The ETC feeds on wild cherry and crab apple trees and are cyanide accumulators as well as potentially ergotoxins . While the actual causative agent remains ellusive, several studies have shown that feeding ETC to pregnant mares reproduces the syndrome with about a 70% abortion rate. The fact that it has now shown up in our backyard does sound an alarm. While we do a significant amount of breeding in North Florida.....Ocala must be sweating bullets about now.
The good news is that the syndrome does lend itself to control with farm management changes.
These being spraying of any trees with ETC or caterpillers in general and feeding hay out in the field. The later being thought to keep the horses from grazing near trees that are infested.
The only diagnostic check so far is to do a fetal sonogram and look for an increased echogenicity in the amniotic and allantoic fluid, however, by this point it is to late. My suggestion is that you start "perimeter treatment" by throughly examining your farm and looking for catepillers and start spraying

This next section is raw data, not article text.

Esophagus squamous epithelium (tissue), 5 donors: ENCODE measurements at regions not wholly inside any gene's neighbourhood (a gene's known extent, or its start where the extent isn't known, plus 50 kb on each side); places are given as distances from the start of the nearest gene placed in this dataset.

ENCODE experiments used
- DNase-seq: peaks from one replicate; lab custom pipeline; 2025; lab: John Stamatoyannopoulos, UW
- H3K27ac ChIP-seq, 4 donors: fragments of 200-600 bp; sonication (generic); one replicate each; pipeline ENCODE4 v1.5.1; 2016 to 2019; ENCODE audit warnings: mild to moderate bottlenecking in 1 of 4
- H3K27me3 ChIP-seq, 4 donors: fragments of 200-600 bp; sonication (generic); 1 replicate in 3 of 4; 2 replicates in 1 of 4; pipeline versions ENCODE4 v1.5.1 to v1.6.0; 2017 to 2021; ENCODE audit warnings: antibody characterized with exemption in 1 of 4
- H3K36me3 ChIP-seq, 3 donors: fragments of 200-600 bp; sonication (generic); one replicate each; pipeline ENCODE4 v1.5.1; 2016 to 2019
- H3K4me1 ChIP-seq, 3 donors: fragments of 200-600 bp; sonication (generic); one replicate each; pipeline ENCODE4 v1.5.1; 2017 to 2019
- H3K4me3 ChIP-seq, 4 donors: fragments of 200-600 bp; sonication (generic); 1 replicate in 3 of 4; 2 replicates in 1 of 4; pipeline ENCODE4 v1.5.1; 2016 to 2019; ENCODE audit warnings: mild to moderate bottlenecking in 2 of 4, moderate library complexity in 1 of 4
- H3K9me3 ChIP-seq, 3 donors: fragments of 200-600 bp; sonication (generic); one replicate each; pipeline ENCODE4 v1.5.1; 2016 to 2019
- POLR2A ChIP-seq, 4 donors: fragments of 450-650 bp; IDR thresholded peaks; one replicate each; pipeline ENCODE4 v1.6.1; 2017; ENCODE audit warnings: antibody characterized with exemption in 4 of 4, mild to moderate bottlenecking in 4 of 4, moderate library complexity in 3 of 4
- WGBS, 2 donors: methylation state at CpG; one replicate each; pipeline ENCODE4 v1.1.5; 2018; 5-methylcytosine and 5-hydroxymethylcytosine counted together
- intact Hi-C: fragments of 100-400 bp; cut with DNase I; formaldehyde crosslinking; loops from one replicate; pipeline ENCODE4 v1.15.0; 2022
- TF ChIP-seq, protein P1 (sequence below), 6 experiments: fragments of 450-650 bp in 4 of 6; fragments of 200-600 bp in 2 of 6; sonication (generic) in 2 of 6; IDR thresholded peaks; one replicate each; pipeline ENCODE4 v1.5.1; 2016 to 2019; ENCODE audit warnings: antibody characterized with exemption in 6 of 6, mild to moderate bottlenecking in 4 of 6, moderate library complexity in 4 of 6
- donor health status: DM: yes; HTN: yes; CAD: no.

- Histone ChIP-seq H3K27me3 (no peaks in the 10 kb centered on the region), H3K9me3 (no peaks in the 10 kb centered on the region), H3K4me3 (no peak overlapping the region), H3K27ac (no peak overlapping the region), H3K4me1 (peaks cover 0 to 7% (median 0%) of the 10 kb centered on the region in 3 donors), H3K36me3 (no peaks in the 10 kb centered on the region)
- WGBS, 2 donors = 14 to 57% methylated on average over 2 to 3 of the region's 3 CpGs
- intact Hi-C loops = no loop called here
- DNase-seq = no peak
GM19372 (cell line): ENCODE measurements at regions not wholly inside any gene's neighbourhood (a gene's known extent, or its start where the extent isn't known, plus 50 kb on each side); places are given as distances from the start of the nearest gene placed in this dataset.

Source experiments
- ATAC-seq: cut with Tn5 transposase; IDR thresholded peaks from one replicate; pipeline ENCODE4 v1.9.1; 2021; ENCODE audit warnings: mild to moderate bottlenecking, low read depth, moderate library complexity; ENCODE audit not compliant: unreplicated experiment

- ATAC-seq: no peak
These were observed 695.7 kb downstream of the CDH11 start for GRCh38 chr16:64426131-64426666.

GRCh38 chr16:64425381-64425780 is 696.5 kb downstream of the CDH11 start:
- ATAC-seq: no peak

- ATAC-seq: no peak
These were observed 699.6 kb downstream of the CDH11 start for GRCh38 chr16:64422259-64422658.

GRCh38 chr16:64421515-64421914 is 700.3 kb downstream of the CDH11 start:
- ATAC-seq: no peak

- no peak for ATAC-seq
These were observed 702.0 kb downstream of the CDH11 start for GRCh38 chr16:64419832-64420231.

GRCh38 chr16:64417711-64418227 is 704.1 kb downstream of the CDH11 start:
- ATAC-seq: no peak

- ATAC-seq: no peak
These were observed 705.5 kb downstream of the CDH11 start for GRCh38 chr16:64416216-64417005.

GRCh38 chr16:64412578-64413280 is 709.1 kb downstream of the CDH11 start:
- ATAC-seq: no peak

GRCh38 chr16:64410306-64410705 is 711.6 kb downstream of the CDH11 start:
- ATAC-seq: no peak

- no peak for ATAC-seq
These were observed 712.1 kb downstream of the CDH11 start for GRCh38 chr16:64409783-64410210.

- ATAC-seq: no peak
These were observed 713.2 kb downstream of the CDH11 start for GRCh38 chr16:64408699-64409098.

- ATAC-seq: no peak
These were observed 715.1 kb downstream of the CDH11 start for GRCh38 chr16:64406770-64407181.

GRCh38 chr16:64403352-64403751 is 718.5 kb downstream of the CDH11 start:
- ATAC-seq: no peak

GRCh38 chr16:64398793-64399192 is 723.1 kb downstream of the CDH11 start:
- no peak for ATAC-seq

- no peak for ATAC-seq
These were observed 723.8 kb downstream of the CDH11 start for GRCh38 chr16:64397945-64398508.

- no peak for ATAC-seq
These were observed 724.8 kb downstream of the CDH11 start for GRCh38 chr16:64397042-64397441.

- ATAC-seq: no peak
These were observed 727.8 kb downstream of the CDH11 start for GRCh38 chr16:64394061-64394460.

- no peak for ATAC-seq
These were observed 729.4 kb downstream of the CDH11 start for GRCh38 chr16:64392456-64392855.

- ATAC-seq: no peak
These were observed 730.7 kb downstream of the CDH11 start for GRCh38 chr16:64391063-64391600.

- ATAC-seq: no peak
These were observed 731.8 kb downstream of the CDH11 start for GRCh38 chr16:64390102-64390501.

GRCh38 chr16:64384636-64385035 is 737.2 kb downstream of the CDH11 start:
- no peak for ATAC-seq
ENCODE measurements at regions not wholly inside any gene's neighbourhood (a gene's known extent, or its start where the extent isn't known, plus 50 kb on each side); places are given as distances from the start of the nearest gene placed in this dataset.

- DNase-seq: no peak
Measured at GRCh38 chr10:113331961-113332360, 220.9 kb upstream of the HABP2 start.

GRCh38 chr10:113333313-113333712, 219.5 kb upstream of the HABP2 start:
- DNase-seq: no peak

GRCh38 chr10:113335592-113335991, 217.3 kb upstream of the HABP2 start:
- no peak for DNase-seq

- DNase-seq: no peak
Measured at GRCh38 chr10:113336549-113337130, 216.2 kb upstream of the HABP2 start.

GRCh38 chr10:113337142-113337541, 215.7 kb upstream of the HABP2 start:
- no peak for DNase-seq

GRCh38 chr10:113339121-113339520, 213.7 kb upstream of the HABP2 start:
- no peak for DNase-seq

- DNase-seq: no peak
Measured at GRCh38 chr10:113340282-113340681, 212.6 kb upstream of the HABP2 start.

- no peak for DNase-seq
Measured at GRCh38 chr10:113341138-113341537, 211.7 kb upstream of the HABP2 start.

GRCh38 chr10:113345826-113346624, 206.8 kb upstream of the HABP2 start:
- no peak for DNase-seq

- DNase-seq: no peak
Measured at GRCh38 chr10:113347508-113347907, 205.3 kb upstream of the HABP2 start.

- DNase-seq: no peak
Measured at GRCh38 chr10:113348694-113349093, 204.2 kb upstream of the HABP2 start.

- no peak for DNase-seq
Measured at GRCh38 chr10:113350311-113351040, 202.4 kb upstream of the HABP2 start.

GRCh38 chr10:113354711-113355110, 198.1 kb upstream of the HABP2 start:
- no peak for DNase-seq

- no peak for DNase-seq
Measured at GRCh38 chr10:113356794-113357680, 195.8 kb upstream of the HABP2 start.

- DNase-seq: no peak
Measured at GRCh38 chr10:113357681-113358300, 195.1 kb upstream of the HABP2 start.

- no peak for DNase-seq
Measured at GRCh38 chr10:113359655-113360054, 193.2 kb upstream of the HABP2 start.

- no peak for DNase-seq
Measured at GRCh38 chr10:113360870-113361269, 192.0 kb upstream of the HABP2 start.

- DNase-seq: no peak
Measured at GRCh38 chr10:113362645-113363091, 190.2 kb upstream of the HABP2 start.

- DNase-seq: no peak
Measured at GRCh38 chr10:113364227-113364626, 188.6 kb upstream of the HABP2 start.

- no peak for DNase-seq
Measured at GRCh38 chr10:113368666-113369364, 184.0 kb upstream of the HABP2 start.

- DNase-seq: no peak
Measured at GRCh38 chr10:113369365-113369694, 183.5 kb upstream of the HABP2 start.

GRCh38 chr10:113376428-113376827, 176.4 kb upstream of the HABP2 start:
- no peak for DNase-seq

Saturday, March 18, 2006
I was recently asked about the use of Methotrexate in the horse by an owner. She had obtained some ( your guess is as good as mine where it came from) at the recommendation of her trainer( remember ,this is an injectable prescription drug). She was told that it would help her horse move "smoother". Methotrexate has been used for years in race horses as a supposed treatment for arthritis. This is because it's human use is as a chemotherapeutic agent and has been used to suppress the immune response in rhumatoid arthritis and certain cancers. It's use to "smooth" out the movement of the horse cannot be justified. A recent report stated the following
"Methotrexate is known to have a negative effect on reproduction. In fact, it is coupled with the drug RU-486, the morning-after pill that causes abortion in humans.
When administered as chemotherapy or to treat arthritis, the law requires patients to be informed: "Tell your doctor if you are pregnant or if you intend to have children. There is a good chance that this medicine may cause birth defects if either the male or female is taking it at the time of conception or if it is taken during pregnancy. Methotrexate may cause harm or even death of the fetus. In addition, many cancer medicines may cause sterility, which could be permanent."